Deborah Yewande Bankole Apprenticeship Diary #1

Being a writer can often feel like I’m waiting for a calling; a voice that cuts through clean as a cleaved bone leading me benevolently towards my vocation. I’m in fact both romanced and horrified by the idea of it all; is the reaction to a voice booming from the sky really a clarifying experience or a panic-inducing one? Will I be too busy scrolling through twitter to notice the celestial trumpets of destiny buzzing in my face?

Western literary tradition is beguiled by the idea of the calling. After all, it raises the stakes, marks out the crafter and the craft as a thing of divinity. This doesn’t invalidate their truth for those lucky enough to have had them but without it, it can introduce a series of questions and doubts about one’s place in the writing world.

My journey to the page isn’t exactly marked by a calling. I came to writing only in the past year with no formal training. Writing began simply as a way for me to satisfy my appetite for literature beyond being a reader. In the months over lockdown, I slowly returned to my younger self, one who devoured books, who sat and savoured a good phrase, who processed the world first on the page, only now, I felt compelled to go beyond reading and create. I’ve come to think that instead of a calling, I’ve been softly nudged forwards by the communities around me, each of whom have nurtured in different ways my instinct to create.

A Nudge Towards Writing Short Stories

One of these communities was a church. I was raised in a church that could have easily doubled as an art house. It was a tight-knit community of spectacular singers and rousing orators and storytellers. Everything was couched in story, from the scandal and saintliness of characters in the Bible, to the songs we sang. As a child, story was a way to ground things that felt nebulous and otherworldly in something far more understandable. It was my first foray into character and plot — the Bible not being short of murders, sacrifices and beheadings. While the practice of religion hasn’t stayed with me, it’s a strong theme throughout my work and I have a particular interest in creating new worlds centred around religious practices.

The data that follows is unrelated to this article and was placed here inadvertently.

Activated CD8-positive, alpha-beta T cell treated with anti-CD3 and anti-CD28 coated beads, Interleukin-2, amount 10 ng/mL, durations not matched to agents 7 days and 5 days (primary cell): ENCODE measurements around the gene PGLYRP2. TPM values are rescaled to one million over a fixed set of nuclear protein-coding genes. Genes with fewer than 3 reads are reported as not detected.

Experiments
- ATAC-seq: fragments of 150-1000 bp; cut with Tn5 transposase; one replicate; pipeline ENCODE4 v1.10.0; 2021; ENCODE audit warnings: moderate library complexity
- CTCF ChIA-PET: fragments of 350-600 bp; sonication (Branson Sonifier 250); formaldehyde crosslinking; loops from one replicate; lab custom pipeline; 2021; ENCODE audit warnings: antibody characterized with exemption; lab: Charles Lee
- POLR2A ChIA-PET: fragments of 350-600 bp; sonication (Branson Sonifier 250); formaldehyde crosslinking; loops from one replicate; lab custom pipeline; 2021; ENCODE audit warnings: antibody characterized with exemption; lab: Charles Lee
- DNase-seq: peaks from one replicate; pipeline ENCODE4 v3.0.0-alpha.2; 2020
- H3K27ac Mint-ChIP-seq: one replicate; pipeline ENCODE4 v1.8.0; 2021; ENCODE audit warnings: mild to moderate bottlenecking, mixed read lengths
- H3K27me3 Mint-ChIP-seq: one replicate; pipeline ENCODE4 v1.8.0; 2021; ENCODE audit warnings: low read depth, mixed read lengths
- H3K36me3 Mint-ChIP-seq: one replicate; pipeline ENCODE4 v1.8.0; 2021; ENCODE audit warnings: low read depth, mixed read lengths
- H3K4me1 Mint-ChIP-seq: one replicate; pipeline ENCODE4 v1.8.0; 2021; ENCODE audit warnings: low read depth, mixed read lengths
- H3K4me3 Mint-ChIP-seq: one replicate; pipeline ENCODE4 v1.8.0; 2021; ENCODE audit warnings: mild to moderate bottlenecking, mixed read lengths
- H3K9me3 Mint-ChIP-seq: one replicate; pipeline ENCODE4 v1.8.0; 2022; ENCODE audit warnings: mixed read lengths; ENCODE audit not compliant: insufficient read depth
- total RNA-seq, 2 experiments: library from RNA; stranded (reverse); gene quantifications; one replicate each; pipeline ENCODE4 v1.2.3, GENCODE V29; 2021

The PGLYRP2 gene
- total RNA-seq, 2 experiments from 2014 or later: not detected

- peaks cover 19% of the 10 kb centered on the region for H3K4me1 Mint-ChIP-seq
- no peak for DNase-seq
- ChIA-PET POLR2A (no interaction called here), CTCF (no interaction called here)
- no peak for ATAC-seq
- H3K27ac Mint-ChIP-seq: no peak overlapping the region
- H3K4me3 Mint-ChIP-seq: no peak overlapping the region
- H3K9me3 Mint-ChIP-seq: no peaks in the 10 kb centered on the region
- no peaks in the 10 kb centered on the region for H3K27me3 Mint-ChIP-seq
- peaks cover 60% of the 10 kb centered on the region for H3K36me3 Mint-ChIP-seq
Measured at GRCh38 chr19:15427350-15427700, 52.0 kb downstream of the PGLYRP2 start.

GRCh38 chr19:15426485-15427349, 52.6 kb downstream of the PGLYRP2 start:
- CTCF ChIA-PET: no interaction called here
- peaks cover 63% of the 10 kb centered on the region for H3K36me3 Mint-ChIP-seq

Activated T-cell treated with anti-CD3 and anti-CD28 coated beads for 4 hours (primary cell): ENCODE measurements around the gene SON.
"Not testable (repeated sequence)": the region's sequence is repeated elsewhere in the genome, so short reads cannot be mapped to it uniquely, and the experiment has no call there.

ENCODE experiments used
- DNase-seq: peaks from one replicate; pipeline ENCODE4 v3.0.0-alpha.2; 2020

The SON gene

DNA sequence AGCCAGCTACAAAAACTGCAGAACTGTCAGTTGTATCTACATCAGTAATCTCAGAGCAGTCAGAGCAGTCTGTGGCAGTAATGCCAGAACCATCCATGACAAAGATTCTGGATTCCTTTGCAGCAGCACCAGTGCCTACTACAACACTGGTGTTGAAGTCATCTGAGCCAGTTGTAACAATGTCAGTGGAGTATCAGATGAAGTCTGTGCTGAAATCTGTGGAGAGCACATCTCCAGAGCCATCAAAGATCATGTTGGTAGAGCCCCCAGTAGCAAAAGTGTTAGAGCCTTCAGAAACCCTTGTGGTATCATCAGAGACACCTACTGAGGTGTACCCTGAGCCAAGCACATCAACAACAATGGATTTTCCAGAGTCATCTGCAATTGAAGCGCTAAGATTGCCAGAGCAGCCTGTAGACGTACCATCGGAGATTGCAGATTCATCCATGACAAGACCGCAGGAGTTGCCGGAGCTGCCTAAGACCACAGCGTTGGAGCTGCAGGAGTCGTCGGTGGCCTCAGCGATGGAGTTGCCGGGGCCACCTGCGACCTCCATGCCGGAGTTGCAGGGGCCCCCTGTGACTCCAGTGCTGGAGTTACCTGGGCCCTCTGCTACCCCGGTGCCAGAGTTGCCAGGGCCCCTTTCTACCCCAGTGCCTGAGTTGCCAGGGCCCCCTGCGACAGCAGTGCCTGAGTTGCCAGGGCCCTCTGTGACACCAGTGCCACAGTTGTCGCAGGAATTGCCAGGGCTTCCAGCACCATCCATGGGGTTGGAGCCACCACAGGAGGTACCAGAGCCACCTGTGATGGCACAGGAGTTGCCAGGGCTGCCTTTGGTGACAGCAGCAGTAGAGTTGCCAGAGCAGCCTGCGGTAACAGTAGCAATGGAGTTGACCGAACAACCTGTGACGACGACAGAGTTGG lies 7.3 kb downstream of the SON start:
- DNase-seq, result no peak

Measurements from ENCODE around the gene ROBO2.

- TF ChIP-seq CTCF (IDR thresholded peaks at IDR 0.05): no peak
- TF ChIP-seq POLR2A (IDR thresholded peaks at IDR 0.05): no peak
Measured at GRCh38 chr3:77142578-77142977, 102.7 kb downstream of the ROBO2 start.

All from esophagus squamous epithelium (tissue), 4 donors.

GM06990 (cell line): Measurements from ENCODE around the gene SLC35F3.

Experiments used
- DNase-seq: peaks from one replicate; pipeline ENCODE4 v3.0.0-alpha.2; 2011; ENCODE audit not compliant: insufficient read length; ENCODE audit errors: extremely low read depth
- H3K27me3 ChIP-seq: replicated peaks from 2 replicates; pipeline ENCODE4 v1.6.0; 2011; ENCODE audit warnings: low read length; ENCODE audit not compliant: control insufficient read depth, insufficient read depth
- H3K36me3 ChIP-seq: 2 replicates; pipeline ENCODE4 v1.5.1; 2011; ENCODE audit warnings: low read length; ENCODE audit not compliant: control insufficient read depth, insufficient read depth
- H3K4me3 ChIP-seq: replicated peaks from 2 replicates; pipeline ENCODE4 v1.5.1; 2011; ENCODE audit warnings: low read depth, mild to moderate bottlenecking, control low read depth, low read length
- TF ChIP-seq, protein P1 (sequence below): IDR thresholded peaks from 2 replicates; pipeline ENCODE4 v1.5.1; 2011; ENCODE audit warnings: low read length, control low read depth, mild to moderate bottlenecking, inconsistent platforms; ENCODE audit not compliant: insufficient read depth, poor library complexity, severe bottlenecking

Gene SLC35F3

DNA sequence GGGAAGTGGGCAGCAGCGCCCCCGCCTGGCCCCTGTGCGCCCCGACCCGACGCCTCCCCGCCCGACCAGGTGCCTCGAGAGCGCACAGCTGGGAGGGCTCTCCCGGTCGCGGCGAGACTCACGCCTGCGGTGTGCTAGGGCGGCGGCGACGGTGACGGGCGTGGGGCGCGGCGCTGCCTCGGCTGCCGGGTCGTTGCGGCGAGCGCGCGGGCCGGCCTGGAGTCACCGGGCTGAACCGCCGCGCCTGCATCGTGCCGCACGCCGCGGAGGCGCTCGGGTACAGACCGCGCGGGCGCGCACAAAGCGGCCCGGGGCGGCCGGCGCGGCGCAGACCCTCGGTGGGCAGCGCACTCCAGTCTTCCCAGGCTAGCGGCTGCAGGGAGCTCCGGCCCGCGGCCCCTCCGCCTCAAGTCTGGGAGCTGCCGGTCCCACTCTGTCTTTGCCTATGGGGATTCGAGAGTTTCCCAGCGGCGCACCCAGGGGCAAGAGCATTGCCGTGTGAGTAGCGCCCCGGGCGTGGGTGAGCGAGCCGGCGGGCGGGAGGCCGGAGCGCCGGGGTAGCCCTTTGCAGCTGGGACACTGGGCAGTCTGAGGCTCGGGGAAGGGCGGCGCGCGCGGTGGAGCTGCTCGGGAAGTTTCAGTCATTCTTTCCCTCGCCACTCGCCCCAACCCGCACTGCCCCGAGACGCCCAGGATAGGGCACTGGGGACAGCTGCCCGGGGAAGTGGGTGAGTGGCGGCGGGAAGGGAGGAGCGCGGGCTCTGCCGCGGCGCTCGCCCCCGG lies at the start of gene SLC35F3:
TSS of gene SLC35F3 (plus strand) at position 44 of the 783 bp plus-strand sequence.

Another of these communities is my online group chats with friends. These spaces are the stuff of screenwriters rooms: high drama, villains, heroes, cliff hangers, unexpected twists, delicately woven narrative threads. Without knowing it, my friends are masters of storytelling, able to whip up intrigue and comedy into a tight all-consuming tornado. There’s also a strong insistence for us to all share our stories in this special, curated digital space, and provide each other with fierce support and fair critique. This has been invaluable in helping me shed the self-consciousness that comes with sharing work as well as overcome the gut-wrenching dread of leaving my work open to public opinion. There’s a lot shared between what I consider to be special about the short story form and this space: both license me to be adventurous and playful. They push me to tell stories in varied ways, narrated by voices often unheard and to rebel against traditional ideas of literary quality in relation to the language and dialect stories are written in.

Finding My Pace

Frustratingly, I sometimes find myself forgetting my own journey to the page. I forget it has taken a slow gentle nudge over two decades and can feel the heat of my frustration when words don’t pour out of me uninterrupted. In these moments, scarce of words or unsure of what’s coming next for my characters, I look to distance myself from writing by pursuing a healthy dose of “boredom”.

On speaking to our shared experience over lockdown, Anne Enright wrote in an online article: “Boredom is a productive state, so long as you don’t let it go sour on you.” I find my best exit strategy out of mental fogginess comes when I choose to do everyday chores like laundry or the washing up or even binge watch tv (read: trash tv). There’s a sort of meditation in boredom that provides me with clarity or gives birth to new ideas. Like many writers, a lot of time is then spent trying to recall the things I failed to scribble down!

Winning the Word Factory Apprentice Award

Since being awarded the Word Factory Apprentice Award, I’ve been working with my mentor — the brilliant Toby Litt — to give more shape and structure to my writing. I’m keen to remember to pace myself; that coming out of this process with refined, sharpened tools to create quality stories is just as valuable as coming out with a finished short story collection. I’m relishing the process of having such incisive guidance and I’m so incredibly grateful to have this opportunity to be held as I develop as a writer. I hope in time to have my stories in journals and shortlisted for prizes and hope that when it gets into the hands of readers, it sparks just as much curiosity and joy as the friends, orators and storytellers in my life have done for me.